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Panpa Bulletin : August 2006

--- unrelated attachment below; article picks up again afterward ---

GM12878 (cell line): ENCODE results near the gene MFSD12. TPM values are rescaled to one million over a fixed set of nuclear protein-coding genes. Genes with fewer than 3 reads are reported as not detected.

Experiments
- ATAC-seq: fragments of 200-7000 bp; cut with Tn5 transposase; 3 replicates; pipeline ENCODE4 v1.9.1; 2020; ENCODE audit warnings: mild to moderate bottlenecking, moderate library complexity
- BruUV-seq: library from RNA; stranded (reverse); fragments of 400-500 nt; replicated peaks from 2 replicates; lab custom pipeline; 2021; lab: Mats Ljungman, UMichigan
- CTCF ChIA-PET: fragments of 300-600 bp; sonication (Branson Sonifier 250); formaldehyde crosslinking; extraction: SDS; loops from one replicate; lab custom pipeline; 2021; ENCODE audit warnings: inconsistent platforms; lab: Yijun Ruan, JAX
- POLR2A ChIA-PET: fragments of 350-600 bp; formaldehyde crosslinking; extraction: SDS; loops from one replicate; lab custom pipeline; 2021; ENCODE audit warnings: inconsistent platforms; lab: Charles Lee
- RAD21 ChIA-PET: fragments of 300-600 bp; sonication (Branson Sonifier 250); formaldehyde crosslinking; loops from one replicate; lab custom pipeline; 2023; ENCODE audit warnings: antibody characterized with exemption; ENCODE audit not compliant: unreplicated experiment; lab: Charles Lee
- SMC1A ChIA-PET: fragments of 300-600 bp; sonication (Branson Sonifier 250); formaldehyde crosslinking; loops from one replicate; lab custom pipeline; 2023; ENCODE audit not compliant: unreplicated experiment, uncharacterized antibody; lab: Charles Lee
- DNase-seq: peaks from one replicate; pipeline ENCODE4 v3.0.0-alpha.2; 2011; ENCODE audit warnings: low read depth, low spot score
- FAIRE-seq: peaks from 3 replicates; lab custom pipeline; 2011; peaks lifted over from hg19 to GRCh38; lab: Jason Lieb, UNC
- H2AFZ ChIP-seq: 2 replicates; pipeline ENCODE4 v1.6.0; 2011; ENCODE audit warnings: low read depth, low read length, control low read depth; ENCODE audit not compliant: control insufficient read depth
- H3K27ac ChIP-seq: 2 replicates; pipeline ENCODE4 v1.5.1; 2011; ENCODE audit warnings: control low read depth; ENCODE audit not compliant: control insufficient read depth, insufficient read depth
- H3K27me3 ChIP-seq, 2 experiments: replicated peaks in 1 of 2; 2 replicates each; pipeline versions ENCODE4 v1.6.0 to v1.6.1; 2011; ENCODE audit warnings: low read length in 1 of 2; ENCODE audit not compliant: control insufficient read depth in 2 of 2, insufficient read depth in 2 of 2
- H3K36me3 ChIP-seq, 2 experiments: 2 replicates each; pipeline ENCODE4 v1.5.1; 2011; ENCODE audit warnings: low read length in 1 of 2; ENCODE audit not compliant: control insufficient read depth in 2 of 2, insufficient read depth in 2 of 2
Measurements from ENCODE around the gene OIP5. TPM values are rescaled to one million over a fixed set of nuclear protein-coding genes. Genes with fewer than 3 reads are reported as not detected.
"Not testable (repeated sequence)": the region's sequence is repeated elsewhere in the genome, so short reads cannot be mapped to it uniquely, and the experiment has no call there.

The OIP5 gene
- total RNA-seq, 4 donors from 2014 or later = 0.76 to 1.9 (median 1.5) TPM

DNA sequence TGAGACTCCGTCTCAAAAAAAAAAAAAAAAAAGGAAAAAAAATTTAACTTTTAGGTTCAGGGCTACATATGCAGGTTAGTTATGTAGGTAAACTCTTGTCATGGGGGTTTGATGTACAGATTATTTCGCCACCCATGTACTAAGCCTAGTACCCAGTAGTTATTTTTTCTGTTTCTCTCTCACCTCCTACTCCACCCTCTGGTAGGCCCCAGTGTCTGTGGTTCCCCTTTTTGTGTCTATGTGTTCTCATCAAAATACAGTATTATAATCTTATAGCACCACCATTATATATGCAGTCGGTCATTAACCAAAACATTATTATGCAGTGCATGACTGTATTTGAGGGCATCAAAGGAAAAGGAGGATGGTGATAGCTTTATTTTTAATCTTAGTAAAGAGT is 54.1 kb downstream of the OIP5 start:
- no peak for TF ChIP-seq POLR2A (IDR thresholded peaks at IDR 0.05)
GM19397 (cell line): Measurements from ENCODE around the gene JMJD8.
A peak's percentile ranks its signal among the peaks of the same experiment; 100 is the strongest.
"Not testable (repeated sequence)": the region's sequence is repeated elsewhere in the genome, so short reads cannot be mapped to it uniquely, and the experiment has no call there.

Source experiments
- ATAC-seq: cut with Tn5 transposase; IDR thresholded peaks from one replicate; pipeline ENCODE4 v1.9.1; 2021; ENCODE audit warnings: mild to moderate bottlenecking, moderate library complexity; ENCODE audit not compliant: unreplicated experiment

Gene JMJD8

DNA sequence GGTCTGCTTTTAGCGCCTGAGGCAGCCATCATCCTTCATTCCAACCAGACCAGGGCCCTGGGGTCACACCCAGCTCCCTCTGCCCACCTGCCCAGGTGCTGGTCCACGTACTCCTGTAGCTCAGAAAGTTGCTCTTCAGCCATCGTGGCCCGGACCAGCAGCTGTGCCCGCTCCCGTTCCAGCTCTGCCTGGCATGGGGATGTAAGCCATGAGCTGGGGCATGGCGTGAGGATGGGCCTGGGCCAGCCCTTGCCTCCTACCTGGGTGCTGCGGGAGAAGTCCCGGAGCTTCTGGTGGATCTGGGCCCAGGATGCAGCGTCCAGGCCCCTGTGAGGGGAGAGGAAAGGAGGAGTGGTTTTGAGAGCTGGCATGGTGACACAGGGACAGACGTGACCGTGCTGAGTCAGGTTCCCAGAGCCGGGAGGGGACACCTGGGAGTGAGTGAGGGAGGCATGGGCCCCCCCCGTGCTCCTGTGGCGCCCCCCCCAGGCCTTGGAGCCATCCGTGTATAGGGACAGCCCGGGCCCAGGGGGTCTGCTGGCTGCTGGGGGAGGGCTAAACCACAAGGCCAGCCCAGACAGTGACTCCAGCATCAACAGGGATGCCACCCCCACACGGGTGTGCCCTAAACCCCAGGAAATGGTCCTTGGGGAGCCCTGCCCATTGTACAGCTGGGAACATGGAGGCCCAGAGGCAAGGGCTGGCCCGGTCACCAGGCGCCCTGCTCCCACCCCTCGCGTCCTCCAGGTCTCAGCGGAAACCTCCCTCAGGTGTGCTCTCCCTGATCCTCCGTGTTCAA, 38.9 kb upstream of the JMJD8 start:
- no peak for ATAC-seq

6 | PANPA bULLETIN august 2006 A series of Commonwealth Press Union seminars has found a demand for a support agency to help countries wishing to set up independent press councils. The CPU's report on the issue, Imperfect Freedom: The case for self-regulation in the Com- monwealth Press, identifies five categories of client press indus- tries in need of help and offers recommendations on what help can be provided. Highest priority for support is for Category One - the Front Line: states in confrontation with hostile governments, as in Zimbabwe and Cameroon. Help should be full, moral, specialist and training back-up as available and as required, according to the report. Category Two -- the New Deal- ers: includes pace-setting states such as Kenya, Nigeria and Sri Lanka which have embarked on comprehensive self-regulatory schemes. Help should be by way of full specialist and training back-up, seminars, introductions to donors and bridge building with government and civil soci- ety, as required. Category Three -- the Con- verts: are those nations which already have state regulation or dysfunctional voluntary schemes such as Malawi and Mozambique which are ripe for conversion to fully operational self-regulation regimes. Support would come through full specialist and train- ing back-up, diagnostic seminars, introductions to donors and bridge-building liaison with government and civil society as required. Category Four -- the Gentle Persuaders: calling for advance guard educational work in states such as Pakistan and Bangladesh, or even India, where the self-reg- ulatory concept is relatively un- known but where there might be fertile ground for co-operation. Introductory seminars for indus- try, government and civil society and liaison with the industry and government, are proposed in support. Category Five -- the Do-it- Yourselfer's: or home-grown but bonafide self-regulatory solutions such as the Caribbean initiative for a regional formula. Suggested help ranges from strong moral commitment to customised seminars, if needed. Recommendations include: • A range of CPU follow-up visits and seminars at a national level • Liaison with other partners, such as universities, non-govern- ment organisations, donor or- ganisations and media institutes • Visits and seminars should address local problems, accord- ing to local circumstances, like industry disunity, funding, hostile governments, sceptical civil soci- ety and absence of training • Specific seminars should be developed to cover freedom and responsibility so that the balance of competing interests is un- derstood from the outset. These should also be part of wider train- ing programs • Attempts should be made to liaise with possible donors, such as the World Bank and the British Council, to identify likely sourcing of funds and conditions of funding • Possible mentor countries should be identified and areas of possible cross-border co-opera- tion pursued • Help-pack floppy disc kits should be provided to assist start-ups, including a model code template which could be easily adapted to local circumstances • A CPU self-regulation dedi- cated website should be set up with links on codes, individual national systems, information sharing and problem solving The CPU seminars revealed a huge need for independent press councils as a way of pre-empt- ing governments intent on using complaints against the media as an excuse for shackling it, the report said. But the seminars also revealed the press was often divided against itself and lacked funds to set up press councils. The govern- ments were often hostile. Civil society could also be uncom- prehending of a new concept in consumer protection and dispute reconciliation. Press industries often had only hazy notions of how the system might work or of the responsibili- ties that went with self-regulation. Authors of the report say the CPU is ready to act as a lead body in co-ordinating a program of self-regulatory development around the Commonwealth but, without sources of funding, a vital opportunity to reshape and reinforce press freedom could be lost. Words not enough to help world’s developing press the Commonwealth Press union has come up with a strategy to ensure independent press gets support in smaller nations writes Warren Page Attempts should be made to liaise with possible donors, such as the World bank and the british Council, to identify likely sourcing of funds and conditions of funding Australia's Audit Bureau of Cir- culations has started the hunt for its first audit inspector -- a key new post that will support the stricter audit rules applying to the coun- try's print and online media indus- try from July 1. The inspector's role under the new rules includes management of a rolling compliance program nationally, as well as doing spot- check audits of publishers' circula- tion figures. "The role will champion the new rules and work closely with ABC publisher members and approved auditors to confirm the integrity of their published circulation figures," applicants have been told. "An intuitive understanding of the industry and a technical foundation in circulation issues" is required and while audit experi- ence is strongly desirable, "of more importance is a commercial un- derstanding of circulation matters acquired through a related career in print media." The inspector, who will be re- quired to make interstate visits, will report to the ABC's executive direc- tor in Sydney and work directly for the executive committee. Inspector wanted TheWorldAssociation ofNewspa- pers and World Editors Forum have called on the Chinese government to free a journalist who was jailed for two years for publishing an essay on democracy and freedom. In a letter to Premier Wen Jiabao, the Paris-based organisations also said they were concerned over the recent deterioration of press free- dom in China, where at least 32 jour- nalists and 51 'cyber-dissidents' are currently imprisoned. The latest is Li Yuanlong, a jour- nalist with the Bijie Daily in Guizhou province, who was convicted of "inciting subversion of state sover- eignty" and sentenced to two years in prison after he posted essays on overseas websites banned in China. One of the essays, entitled "On Be- coming an American in Spirit", ex- pressed the desire for democracy and freedom. Mr Li also reported on the plight of marginalised farmers and the unemployed. Wan urges release of Chinese journo